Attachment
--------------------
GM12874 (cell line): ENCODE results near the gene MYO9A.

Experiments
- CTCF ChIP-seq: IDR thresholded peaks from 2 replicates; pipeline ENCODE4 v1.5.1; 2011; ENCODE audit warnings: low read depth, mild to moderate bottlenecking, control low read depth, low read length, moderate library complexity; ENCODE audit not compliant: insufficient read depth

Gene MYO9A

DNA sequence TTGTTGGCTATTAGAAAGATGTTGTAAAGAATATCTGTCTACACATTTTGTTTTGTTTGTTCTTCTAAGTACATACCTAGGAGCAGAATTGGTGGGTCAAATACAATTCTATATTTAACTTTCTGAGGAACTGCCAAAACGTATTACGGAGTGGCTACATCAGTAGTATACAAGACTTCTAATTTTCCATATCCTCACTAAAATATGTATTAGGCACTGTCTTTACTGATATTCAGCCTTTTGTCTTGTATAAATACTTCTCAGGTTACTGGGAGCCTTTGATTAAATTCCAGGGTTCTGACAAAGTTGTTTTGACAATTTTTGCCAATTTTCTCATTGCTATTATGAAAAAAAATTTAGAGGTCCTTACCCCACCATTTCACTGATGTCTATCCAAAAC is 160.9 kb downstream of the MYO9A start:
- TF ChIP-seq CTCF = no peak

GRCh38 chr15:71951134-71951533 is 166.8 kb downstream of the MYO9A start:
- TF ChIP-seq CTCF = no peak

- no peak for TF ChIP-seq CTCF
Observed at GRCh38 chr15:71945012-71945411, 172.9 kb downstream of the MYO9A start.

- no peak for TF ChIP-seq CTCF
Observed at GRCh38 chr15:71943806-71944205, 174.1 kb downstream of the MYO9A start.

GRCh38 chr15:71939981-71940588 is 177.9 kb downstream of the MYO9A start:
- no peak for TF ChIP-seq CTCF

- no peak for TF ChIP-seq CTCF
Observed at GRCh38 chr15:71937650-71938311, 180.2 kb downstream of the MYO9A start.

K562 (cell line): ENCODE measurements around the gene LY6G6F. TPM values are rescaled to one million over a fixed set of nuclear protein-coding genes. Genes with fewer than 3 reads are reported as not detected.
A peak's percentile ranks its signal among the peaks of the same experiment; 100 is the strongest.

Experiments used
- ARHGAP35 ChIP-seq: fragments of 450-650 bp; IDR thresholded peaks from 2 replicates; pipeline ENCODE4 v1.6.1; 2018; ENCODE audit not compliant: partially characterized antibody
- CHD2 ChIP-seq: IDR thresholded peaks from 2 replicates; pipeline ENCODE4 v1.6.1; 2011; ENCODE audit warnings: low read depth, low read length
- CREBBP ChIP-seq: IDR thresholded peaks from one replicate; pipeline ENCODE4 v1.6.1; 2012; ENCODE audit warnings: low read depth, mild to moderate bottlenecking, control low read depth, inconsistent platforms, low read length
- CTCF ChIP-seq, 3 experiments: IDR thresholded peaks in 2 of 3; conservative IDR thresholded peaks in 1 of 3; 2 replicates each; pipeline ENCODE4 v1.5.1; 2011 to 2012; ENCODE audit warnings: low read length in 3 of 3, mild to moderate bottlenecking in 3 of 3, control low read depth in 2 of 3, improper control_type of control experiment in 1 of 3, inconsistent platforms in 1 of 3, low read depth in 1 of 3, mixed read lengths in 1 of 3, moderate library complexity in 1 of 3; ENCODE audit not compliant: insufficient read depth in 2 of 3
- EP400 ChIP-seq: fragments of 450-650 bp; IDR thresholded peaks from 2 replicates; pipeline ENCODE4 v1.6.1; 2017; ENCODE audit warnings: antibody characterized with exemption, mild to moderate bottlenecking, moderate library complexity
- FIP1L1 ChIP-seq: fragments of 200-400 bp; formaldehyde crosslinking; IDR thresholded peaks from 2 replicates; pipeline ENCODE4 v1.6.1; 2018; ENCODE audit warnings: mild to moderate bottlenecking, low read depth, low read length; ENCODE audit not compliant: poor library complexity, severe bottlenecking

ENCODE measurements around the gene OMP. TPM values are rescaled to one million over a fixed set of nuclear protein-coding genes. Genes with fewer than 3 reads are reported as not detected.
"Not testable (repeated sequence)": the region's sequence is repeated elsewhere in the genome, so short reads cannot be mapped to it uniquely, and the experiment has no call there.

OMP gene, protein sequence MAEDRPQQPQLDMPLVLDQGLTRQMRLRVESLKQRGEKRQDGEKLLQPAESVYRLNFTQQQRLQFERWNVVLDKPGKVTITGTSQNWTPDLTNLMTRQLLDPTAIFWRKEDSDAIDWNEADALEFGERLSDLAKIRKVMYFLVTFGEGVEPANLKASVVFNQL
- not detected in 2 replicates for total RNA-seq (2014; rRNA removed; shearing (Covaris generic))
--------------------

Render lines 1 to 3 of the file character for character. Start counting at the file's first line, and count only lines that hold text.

GM12874 (cell line): ENCODE results near the gene MYO9A.

Experiments
- CTCF ChIP-seq: IDR thresholded peaks from 2 replicates; pipeline ENCODE4 v1.5.1; 2011; ENCODE audit warnings: low read depth, mild to moderate bottlenecking, control low read depth, low read length, moderate library complexity; ENCODE audit not compliant: insufficient read depth